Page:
Petition asks Metra to allow pets aboard
(MCT) — Rena Church isn't asking to take a slobbering Saint Bernard on a Metra train to Chicago. She simply wants to bring Rula, a 12-pound Chihuahua mix that fits inside a backpack, along for the ride from Aurora to Union Station.
"She's so portable," said Church, whose online petition asking the commuter railroad to relax its pet prohibition had more than 3,000 signatures Tuesday afternoon. "You can take them on the 'L,' you can take them on planes, but you can't take them on Metra."
Church has a point. The CTA allows service animals and small pets in carriers, as do many airlines. But Metra is more restrictive, making its only exception for service animals.
"We try to make commuter rail for all passengers safe and comfortable," said Metra spokesman Michael Gillis, who cited pet allergies and other safety considerations as reasons for the policy.
Gillis didn't know when Metra's animal policy started but said the agency probably would revisit its policy if approached by the petitioners.
Emily Nuncio Schick and her cat, Sofi, learned about the rule the hard way this past September when the pair were stranded at the Chicago Ridge station. Sofi had just had surgery for bladder stones at a clinic in the southwest suburb, and Nuncio Schick didn't realize until the conductor shut the door in front of her that animals weren't allowed on the railroad.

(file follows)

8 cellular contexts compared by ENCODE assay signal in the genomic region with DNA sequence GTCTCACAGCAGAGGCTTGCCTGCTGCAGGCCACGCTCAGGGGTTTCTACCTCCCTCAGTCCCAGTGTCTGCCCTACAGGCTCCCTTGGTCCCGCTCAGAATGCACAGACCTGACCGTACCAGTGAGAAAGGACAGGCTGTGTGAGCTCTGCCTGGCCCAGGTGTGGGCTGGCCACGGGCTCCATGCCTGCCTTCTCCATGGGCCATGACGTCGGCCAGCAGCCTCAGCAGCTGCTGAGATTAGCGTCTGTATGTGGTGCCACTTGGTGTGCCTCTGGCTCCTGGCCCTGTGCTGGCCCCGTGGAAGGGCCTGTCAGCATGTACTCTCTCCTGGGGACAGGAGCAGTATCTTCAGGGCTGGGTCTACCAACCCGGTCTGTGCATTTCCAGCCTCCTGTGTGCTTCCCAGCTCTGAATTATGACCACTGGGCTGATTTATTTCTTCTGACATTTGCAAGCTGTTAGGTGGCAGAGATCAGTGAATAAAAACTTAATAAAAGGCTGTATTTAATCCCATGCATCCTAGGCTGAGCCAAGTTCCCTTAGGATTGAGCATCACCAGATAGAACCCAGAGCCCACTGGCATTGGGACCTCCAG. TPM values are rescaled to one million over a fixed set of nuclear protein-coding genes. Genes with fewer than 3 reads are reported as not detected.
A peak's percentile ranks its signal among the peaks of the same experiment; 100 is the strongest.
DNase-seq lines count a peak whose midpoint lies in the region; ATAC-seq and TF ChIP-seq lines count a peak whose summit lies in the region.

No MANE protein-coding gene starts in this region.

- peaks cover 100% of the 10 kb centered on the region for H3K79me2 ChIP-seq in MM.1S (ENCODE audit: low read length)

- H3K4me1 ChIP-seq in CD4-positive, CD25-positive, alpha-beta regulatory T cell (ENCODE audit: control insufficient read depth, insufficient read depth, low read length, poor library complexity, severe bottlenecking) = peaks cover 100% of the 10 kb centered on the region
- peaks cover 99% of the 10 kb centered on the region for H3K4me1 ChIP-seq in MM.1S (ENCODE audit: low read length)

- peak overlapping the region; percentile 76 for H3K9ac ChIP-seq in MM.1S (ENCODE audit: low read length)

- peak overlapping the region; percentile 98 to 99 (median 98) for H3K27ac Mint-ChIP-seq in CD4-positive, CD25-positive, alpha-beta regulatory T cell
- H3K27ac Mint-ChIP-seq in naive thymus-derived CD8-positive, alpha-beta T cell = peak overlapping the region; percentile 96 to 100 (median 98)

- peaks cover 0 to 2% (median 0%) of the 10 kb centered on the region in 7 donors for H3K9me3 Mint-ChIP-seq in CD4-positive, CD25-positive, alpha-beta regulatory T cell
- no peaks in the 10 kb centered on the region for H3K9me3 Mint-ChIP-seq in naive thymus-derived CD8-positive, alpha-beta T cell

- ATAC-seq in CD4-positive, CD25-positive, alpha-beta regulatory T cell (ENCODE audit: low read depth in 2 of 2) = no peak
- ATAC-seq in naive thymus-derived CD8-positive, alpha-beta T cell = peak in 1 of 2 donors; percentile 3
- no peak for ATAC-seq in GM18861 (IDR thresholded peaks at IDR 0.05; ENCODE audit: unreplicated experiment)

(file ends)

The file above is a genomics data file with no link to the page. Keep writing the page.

"One of the conductors was really rude to me," the college student said. "He was like, 'You should have read the sign, you should have known the rules.' I was very drained emotionally and started crying."
When Nuncio Schick finally got home, doubtful that the policy the conductor had cited actually existed, she discovered he was telling the truth. She also found Church's petition on Change.org and added her name. The petition, first reported on by DNAinfo Chicago, asks Metra to allow small pets in carriers aboard its trains.
It's a more passive protest than one in 2010, in which a woman in Highland Park caused a delay when she refused to get off a train with her small dog.
If the petition succeeds, Church said she'll likely ride the train into Chicago for her frequent trips to visit friends and attend street festivals. She hates to leave Rula behind for those outings, so for now she usually drives into the city.
"It's better for the environment to take the train, and I'm totally ready to do it, and they don't allow that," Church said. "If they maybe realize the business they're losing, it might help."
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